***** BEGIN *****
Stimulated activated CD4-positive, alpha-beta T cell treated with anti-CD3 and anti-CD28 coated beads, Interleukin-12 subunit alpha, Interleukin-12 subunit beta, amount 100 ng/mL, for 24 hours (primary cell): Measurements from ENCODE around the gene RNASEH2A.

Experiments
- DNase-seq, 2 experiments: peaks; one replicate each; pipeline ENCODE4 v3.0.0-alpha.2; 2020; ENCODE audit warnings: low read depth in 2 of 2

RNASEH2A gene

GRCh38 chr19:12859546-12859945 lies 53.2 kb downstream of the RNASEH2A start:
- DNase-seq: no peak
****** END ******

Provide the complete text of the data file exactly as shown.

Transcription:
Stimulated activated CD4-positive, alpha-beta T cell treated with anti-CD3 and anti-CD28 coated beads, Interleukin-12 subunit alpha, Interleukin-12 subunit beta, amount 100 ng/mL, for 24 hours (primary cell): Measurements from ENCODE around the gene RNASEH2A.

Experiments
- DNase-seq, 2 experiments: peaks; one replicate each; pipeline ENCODE4 v3.0.0-alpha.2; 2020; ENCODE audit warnings: low read depth in 2 of 2

RNASEH2A gene

GRCh38 chr19:12859546-12859945 lies 53.2 kb downstream of the RNASEH2A start:
- DNase-seq: no peak